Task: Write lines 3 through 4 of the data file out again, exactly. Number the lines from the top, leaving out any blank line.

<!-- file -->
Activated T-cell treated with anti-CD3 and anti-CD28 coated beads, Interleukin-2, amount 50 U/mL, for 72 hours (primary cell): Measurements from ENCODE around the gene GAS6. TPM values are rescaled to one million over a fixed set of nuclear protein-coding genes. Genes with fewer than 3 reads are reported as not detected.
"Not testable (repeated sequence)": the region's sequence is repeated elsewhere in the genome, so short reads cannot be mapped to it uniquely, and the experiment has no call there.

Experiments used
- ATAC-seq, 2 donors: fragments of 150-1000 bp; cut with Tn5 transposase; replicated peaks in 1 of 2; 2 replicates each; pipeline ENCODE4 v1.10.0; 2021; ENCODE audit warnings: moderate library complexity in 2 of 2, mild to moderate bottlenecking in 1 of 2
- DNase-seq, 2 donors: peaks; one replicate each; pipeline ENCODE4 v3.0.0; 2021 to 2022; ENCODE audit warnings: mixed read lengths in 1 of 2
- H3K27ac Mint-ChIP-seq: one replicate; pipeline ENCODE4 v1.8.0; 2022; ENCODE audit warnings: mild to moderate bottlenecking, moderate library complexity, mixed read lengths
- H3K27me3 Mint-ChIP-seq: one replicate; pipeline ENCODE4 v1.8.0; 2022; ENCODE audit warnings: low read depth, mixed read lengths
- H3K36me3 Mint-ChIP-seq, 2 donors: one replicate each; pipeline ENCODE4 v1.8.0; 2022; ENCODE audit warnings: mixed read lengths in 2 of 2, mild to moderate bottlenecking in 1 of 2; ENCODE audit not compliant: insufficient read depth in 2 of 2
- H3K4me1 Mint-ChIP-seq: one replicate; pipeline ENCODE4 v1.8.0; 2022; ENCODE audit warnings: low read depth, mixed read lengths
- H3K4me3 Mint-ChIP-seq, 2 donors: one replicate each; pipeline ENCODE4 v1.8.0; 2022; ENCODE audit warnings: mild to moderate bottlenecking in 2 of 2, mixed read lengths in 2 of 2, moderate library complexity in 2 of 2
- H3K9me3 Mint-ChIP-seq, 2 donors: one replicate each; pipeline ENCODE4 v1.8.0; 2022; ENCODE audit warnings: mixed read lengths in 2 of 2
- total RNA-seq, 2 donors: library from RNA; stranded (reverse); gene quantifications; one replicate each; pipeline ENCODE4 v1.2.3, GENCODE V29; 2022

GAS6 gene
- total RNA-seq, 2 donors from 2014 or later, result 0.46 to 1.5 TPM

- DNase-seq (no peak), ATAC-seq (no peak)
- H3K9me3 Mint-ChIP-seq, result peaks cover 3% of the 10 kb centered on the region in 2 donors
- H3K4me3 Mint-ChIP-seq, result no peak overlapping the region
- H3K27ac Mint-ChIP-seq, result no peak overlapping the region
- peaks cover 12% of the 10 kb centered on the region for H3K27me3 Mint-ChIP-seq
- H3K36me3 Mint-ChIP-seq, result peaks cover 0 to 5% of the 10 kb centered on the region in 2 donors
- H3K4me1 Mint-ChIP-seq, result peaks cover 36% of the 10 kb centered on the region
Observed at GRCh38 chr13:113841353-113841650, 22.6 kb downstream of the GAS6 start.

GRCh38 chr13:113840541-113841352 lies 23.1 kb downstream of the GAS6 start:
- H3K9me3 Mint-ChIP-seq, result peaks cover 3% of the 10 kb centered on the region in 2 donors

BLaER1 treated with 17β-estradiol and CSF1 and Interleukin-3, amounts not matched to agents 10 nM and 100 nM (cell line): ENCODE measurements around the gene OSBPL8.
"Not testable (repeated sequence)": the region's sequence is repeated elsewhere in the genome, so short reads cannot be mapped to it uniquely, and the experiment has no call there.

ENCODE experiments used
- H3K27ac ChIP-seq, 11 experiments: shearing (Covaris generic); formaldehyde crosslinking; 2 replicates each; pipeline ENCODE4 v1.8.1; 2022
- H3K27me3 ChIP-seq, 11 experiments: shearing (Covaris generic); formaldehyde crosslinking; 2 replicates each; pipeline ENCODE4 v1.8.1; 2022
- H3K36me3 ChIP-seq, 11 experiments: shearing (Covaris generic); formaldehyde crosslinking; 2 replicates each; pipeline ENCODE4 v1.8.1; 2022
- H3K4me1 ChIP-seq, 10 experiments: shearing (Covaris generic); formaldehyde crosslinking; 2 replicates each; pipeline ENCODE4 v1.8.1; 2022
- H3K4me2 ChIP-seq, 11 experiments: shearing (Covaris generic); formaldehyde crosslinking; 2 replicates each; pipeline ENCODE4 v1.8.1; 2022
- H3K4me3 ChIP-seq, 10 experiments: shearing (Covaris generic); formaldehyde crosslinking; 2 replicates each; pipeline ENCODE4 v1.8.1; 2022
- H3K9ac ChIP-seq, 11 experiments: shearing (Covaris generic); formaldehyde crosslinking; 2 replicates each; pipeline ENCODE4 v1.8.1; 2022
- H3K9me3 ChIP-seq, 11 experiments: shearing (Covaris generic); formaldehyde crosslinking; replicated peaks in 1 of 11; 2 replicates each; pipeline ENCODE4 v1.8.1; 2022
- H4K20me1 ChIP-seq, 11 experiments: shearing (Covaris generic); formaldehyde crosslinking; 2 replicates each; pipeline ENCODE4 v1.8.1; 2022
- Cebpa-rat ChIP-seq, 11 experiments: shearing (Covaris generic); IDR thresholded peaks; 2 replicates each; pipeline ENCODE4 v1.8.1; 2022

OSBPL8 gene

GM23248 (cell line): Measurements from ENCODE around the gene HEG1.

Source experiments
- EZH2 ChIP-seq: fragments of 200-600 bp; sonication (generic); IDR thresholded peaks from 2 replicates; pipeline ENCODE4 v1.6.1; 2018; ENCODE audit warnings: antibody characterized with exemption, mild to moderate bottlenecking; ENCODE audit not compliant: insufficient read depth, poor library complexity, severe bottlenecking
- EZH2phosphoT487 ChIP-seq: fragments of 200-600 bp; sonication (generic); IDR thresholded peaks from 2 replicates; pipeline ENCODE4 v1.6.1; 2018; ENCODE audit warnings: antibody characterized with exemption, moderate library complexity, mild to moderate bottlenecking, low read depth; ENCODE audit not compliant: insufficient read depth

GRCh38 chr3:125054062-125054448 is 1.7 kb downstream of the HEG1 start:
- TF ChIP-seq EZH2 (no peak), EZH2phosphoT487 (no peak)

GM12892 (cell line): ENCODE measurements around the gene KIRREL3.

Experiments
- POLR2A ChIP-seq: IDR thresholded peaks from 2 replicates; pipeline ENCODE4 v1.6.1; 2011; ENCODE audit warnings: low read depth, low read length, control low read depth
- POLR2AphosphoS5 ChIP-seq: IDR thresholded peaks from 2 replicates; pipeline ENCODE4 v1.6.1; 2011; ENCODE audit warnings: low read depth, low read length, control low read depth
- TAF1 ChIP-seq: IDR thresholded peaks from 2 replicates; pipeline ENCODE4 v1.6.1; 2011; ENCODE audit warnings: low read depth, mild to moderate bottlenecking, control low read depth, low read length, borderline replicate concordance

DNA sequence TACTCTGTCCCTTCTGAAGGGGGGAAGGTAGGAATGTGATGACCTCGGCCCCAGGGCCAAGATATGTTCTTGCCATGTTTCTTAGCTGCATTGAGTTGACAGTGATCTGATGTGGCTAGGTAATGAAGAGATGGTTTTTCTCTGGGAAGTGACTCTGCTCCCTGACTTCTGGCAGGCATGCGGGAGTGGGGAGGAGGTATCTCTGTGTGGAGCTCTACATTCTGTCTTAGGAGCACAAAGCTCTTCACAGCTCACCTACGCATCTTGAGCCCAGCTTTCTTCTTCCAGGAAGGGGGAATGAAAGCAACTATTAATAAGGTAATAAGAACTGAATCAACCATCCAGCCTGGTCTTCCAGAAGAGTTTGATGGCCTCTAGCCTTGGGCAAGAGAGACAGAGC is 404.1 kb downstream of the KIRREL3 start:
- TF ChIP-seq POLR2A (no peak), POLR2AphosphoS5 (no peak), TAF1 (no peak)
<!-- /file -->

Experiments used
- ATAC-seq, 2 donors: fragments of 150-1000 bp; cut with Tn5 transposase; replicated peaks in 1 of 2; 2 replicates each; pipeline ENCODE4 v1.10.0; 2021; ENCODE audit warnings: moderate library complexity in 2 of 2, mild to moderate bottlenecking in 1 of 2